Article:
So Windows XP is almost gone for most of people, but for those of you still loyal to the OS and the stability it has, even if Microsoft stopped the support for it, I will mention a few Windows XP tweaks that worth your time. They will change things for you, making you save some time with some instructions and optimizing your computer resources in this way.

Doesn’t matter if you use XP just because you still trust in it as a better OS than the new ones or you use it because your computer cannot support an upgrade to a newer OS due to hardware limitations or the fact that you don’t want to spent money on upgrading it just yet, just do these modifications to the registry (if you didn’t do them already) and you won’t regret it. They will fix a bit some settings you would maybe like to skip from being asked to do each time; we could also say, it will make your computer run faster but actually it’s almost impossible to see the difference if you don’t work in the IT field. You can do this even as just a casual computer user and most of the times helps you and your computer even if you don’t know how/why…just follow all steps.

Before starting to modify your registry you should backup your current settings, just in case something bad will happen. This configuration is tested on multiple computers and it never failed or provided errors. These settings are not so critical that would manipulate key portions of the registry, but even like this, it’s better to be secured. With this being said we can’t be held responsible for any custom settings your computer might already have and for any provided errors in terms of registry sections corrupted.

To backup your registry you must first open the registry tool (start – run – regedit – press enter) then select the branch that we need by left clicking on it: HKEY_CURRENT_USER, navigate in the upper left corner to the File option, the select export, set a name for the file and put it to a location you will remember later in case you will need it. You can use this file later in order to restore the registry keys to the old values.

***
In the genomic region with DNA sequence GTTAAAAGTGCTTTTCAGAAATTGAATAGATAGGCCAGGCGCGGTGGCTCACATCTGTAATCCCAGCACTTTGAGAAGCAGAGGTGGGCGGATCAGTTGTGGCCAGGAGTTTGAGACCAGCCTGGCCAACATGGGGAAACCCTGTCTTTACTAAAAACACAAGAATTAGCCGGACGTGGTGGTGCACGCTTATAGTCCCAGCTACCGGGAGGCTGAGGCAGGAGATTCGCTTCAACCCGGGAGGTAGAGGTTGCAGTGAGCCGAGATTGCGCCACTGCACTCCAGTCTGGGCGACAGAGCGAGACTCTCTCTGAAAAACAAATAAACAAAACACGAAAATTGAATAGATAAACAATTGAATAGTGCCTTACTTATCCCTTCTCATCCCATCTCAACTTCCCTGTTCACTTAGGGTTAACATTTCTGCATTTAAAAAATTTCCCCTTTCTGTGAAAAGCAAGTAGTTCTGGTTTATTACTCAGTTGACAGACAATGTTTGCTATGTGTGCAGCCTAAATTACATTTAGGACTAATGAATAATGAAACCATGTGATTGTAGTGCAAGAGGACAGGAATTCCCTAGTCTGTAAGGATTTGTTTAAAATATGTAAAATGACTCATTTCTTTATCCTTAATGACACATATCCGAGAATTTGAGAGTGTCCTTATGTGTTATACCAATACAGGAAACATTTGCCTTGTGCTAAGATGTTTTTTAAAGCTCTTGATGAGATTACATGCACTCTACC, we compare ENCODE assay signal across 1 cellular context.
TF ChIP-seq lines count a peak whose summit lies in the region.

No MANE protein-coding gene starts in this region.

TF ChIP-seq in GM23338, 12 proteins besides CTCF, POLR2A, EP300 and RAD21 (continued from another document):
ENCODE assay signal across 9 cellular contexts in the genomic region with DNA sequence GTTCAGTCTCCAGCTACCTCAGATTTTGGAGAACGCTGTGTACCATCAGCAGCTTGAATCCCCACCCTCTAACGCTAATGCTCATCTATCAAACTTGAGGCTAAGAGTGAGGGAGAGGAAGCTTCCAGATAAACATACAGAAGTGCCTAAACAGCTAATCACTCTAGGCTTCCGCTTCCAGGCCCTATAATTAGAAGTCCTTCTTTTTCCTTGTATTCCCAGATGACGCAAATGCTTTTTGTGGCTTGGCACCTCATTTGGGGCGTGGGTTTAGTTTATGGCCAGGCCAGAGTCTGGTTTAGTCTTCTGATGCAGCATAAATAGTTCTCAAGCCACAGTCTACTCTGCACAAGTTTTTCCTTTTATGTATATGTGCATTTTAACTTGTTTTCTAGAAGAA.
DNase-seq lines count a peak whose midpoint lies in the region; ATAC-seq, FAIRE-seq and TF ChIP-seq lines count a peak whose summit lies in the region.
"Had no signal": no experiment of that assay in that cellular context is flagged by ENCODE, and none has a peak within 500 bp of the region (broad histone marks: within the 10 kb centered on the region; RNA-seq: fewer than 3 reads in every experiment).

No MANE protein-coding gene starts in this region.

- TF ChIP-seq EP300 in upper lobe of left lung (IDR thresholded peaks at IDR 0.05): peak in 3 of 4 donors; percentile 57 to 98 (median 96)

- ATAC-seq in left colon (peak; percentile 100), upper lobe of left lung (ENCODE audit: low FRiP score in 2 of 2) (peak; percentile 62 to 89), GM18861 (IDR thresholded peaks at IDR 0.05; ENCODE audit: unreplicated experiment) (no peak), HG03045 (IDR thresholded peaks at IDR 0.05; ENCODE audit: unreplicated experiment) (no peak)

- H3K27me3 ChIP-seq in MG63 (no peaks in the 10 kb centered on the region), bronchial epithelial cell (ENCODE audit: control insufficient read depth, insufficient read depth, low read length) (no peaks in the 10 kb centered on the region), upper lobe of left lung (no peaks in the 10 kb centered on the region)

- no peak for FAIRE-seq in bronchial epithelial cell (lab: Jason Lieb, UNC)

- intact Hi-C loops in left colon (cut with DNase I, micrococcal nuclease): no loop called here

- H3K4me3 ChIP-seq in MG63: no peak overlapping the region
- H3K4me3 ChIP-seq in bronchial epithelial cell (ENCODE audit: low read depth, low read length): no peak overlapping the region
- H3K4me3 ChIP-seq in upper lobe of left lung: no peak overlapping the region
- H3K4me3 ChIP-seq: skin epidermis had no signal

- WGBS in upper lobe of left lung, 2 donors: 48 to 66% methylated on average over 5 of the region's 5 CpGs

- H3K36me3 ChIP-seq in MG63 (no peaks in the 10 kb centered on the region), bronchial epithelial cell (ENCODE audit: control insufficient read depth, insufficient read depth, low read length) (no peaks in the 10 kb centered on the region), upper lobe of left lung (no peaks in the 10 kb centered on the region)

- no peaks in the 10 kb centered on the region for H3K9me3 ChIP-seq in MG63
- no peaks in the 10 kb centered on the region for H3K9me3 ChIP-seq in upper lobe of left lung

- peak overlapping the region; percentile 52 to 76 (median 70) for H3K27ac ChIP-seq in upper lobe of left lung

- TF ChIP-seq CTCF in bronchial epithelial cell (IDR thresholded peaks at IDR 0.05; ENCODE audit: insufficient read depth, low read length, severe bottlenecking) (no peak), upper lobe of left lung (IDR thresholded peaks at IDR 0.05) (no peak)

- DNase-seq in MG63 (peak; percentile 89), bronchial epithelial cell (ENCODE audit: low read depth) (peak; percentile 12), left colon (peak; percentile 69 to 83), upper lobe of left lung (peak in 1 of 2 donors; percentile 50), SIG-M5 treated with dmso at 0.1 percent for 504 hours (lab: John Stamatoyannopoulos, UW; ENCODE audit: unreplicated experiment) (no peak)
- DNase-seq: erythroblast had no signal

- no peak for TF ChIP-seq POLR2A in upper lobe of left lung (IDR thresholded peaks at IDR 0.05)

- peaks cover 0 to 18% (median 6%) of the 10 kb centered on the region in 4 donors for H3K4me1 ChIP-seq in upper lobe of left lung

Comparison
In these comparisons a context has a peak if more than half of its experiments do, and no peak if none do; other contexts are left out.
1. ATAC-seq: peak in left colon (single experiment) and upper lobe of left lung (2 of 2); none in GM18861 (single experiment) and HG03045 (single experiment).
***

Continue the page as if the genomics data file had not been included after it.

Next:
Now to go ahead with our Windows XP tweaks, open up notepad (easy way: start – run – notepad – press enter) and type in the text below :

Windows Registry Editor Version 5.00

[HKEY_CURRENT_USER\Control Panel\Desktop]
“LowLevelHooksTimeout”=”1000”
“MenuShowDelay”=”0”
“HungAppTimeout”=”1000”
“WaitToKillAppTimeout”=”1000”
“AutoEndTasks”=”1”

[HKEY_CURRENT_USER\Software\Microsoft\Windows\CurrentVersion\Policies\Explorer]
“NoResolveTrack”=dword:00000001
“LinkResolveIgnoreLinkInfo”=dword:00000001
“NoResolveSearch”=dword:00000001
“NoLowDiskSpaceChecks”=dword:00000001
“NoInternetOpenWith”=dword:00000001

You should have something like this in your notepad before saving it:

Windows XP tweaks - Optimize windows XP

Now save this file as “optimize.reg” without the quotes, to any location and then double click it to execute and follow steps by confirming the first question with Yes and last with OK when modifications are made. First question is added in the print screen below too, as for the last, you only have Ok as option so you can’t fail that.

Windows XP tweaks - Registry editor confirmation change
What those registry keys actually mean?

MenuShowDelay: Reduces the menu display times.
LowLevelHooksTimeout: Ends services automatically when they are not responding.
NoInternetOpenWith: Stops the “Windows Cannot Open This File” window from popping up when a file type is unidentified.
LinkResolveIgnoreLinkInfo: Windows attempts to connect to the original network resource when you access the shortcut, while creating a shortcut to a resource on a mapped network drive and altogether remapping the same drive to a different network resource.
NoResolveSearch: Stops Windows from searching disk(s) to resolve a shortcut.
NoLowDiskSpaceChecks: This will stop Windows from checking out if you have low disk space.
NoResolveTrack: Stops Windows from using NTFS when it resolves a shortcut.
HungAppTimeout: Reduces the timeout waiting time of any application to a second.
WaitToKillAppTimeout: Determines how long the system waits for user processes to end after the user attempts to log off or to shut down Windows 2000. When the time specified in this entry expires, the End Task dialog box appears, stating that the process did not respond.
AutoEndTasks: Processes end automatically if value is set to 1. If value is set to 0, processes do not end automatically. The system waits until the process ends and, if the process takes more time than the value of the HungAppTimeout entry, the End Task dialog box appears, stating that the application cannot respond to the End Task request.

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